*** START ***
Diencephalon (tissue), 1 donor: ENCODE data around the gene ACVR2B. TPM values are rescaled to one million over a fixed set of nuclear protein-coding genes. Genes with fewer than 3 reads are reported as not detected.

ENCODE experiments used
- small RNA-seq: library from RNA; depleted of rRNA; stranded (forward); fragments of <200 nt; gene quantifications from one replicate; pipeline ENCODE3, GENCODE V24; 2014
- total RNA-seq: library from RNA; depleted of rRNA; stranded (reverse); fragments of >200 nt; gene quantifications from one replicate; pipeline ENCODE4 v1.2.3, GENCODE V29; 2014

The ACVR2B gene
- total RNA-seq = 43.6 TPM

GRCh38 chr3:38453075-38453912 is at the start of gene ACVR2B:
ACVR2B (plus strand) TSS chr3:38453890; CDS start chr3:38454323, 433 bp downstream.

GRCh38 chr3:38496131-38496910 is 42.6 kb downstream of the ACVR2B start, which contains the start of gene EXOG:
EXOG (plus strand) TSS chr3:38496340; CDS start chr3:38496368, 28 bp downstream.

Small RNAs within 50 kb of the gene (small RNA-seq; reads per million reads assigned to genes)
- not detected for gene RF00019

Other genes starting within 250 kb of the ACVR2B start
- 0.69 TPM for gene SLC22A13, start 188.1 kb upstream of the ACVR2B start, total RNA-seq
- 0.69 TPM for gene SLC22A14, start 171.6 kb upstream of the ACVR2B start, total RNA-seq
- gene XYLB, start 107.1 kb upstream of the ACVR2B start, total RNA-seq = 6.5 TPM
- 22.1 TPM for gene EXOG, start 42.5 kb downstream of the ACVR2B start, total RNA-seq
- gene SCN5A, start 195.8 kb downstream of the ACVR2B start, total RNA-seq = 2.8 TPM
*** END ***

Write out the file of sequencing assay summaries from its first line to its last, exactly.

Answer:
Diencephalon (tissue), 1 donor: ENCODE data around the gene ACVR2B. TPM values are rescaled to one million over a fixed set of nuclear protein-coding genes. Genes with fewer than 3 reads are reported as not detected.

ENCODE experiments used
- small RNA-seq: library from RNA; depleted of rRNA; stranded (forward); fragments of <200 nt; gene quantifications from one replicate; pipeline ENCODE3, GENCODE V24; 2014
- total RNA-seq: library from RNA; depleted of rRNA; stranded (reverse); fragments of >200 nt; gene quantifications from one replicate; pipeline ENCODE4 v1.2.3, GENCODE V29; 2014

The ACVR2B gene
- total RNA-seq = 43.6 TPM

GRCh38 chr3:38453075-38453912 is at the start of gene ACVR2B:
ACVR2B (plus strand) TSS chr3:38453890; CDS start chr3:38454323, 433 bp downstream.

GRCh38 chr3:38496131-38496910 is 42.6 kb downstream of the ACVR2B start, which contains the start of gene EXOG:
EXOG (plus strand) TSS chr3:38496340; CDS start chr3:38496368, 28 bp downstream.

Small RNAs within 50 kb of the gene (small RNA-seq; reads per million reads assigned to genes)
- not detected for gene RF00019

Other genes starting within 250 kb of the ACVR2B start
- 0.69 TPM for gene SLC22A13, start 188.1 kb upstream of the ACVR2B start, total RNA-seq
- 0.69 TPM for gene SLC22A14, start 171.6 kb upstream of the ACVR2B start, total RNA-seq
- gene XYLB, start 107.1 kb upstream of the ACVR2B start, total RNA-seq = 6.5 TPM
- 22.1 TPM for gene EXOG, start 42.5 kb downstream of the ACVR2B start, total RNA-seq
- gene SCN5A, start 195.8 kb downstream of the ACVR2B start, total RNA-seq = 2.8 TPM